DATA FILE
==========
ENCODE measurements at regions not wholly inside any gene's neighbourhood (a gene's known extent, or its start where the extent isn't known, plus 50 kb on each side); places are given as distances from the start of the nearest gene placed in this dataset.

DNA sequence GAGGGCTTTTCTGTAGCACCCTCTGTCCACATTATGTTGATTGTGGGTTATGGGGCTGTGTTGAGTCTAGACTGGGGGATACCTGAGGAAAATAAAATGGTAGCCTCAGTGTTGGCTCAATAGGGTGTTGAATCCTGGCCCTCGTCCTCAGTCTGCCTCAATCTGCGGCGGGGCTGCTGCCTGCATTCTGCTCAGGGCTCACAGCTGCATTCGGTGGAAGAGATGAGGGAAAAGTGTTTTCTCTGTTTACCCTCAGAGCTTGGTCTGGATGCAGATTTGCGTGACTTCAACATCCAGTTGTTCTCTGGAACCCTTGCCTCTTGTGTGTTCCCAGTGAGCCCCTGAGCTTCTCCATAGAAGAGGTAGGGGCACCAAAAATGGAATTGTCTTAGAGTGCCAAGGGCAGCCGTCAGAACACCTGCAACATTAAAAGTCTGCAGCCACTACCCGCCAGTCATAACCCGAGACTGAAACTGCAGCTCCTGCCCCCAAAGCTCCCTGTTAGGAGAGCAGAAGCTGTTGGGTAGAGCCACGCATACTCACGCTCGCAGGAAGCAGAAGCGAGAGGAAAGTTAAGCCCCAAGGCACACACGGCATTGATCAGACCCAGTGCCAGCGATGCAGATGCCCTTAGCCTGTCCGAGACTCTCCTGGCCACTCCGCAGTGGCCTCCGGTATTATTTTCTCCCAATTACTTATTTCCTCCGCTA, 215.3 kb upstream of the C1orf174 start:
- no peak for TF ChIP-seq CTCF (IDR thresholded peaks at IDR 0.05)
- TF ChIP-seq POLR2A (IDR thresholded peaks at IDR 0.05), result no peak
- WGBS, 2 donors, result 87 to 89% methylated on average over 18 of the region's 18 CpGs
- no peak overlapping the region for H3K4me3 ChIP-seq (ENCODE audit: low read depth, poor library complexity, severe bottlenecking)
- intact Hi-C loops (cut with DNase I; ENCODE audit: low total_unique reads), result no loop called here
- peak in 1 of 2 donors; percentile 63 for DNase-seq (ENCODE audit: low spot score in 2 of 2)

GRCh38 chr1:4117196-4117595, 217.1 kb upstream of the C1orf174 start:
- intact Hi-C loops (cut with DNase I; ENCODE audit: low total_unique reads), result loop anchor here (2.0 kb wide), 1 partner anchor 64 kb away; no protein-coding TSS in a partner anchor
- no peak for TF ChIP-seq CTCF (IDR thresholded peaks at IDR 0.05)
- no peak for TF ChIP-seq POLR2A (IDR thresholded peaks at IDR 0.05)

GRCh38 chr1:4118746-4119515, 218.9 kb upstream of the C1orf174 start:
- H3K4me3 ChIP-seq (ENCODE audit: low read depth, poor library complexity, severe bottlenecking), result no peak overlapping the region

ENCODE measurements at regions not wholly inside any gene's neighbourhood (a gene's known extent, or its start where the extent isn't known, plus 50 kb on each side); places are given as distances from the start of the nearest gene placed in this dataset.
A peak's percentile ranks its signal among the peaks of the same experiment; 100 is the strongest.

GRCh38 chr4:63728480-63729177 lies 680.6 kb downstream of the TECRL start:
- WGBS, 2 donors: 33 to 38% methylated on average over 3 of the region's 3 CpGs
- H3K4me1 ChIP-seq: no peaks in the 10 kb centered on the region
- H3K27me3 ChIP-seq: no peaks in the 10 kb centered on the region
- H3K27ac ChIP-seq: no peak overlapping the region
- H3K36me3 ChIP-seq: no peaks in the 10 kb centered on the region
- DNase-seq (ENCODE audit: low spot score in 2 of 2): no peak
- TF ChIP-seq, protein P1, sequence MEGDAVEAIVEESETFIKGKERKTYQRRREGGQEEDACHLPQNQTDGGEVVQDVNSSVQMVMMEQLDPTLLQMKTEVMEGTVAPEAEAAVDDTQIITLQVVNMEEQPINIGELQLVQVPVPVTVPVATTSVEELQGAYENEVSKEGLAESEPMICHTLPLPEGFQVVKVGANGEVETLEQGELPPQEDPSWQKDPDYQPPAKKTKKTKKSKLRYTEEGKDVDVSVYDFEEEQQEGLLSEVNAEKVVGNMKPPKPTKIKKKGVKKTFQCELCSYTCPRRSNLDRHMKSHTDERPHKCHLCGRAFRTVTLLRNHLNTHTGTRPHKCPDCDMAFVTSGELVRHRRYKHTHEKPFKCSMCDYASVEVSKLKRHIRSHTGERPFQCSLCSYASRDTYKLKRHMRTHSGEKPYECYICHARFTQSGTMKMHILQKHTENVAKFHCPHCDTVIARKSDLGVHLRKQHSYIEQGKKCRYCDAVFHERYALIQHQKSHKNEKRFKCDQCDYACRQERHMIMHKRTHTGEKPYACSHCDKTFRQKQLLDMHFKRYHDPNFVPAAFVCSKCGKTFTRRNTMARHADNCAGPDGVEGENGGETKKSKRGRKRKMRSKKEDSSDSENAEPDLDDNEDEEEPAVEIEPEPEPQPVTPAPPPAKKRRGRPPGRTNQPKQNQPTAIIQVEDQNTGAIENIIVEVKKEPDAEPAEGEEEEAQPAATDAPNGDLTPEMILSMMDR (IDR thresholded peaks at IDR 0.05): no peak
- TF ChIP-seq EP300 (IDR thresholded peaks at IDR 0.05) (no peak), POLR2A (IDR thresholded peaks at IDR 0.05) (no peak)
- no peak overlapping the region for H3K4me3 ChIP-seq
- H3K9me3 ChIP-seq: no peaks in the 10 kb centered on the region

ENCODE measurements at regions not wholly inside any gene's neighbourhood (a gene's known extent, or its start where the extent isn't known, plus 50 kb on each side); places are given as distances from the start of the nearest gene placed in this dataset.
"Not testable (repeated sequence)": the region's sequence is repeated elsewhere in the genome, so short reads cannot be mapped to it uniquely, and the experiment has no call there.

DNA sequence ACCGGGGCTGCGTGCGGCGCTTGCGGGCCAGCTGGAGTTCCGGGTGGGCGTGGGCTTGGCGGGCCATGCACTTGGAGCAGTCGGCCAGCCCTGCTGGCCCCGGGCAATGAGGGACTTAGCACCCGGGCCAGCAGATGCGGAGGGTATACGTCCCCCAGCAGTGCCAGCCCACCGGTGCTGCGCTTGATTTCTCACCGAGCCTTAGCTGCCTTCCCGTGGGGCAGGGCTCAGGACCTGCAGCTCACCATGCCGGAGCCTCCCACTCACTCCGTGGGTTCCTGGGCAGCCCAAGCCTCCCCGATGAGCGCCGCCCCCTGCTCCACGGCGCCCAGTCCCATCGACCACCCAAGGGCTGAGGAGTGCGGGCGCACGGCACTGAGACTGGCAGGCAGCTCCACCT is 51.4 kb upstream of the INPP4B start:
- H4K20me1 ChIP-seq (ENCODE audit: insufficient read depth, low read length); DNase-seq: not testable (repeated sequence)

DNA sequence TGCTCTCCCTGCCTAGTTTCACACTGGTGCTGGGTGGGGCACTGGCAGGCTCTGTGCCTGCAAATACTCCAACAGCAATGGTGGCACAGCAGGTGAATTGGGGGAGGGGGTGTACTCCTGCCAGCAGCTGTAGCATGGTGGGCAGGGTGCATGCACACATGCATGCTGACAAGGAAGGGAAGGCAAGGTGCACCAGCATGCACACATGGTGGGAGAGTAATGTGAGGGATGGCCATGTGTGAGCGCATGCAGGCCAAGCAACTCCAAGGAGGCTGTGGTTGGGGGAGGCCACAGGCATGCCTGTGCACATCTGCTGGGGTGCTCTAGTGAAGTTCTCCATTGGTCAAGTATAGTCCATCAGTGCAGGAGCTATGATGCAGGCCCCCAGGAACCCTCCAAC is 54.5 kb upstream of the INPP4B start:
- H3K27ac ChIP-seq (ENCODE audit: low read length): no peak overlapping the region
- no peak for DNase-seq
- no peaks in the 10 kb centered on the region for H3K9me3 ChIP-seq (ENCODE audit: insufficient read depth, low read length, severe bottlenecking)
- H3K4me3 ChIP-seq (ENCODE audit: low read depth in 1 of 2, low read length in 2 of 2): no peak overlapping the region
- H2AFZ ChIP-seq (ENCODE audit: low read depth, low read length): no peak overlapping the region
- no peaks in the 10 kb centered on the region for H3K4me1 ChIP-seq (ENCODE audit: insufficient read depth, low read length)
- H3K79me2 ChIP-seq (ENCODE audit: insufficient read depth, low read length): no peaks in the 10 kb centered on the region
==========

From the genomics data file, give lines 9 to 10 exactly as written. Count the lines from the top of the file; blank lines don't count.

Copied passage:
GRCh38 chr1:4117196-4117595, 217.1 kb upstream of the C1orf174 start:
- intact Hi-C loops (cut with DNase I; ENCODE audit: low total_unique reads), result loop anchor here (2.0 kb wide), 1 partner anchor 64 kb away; no protein-coding TSS in a partner anchor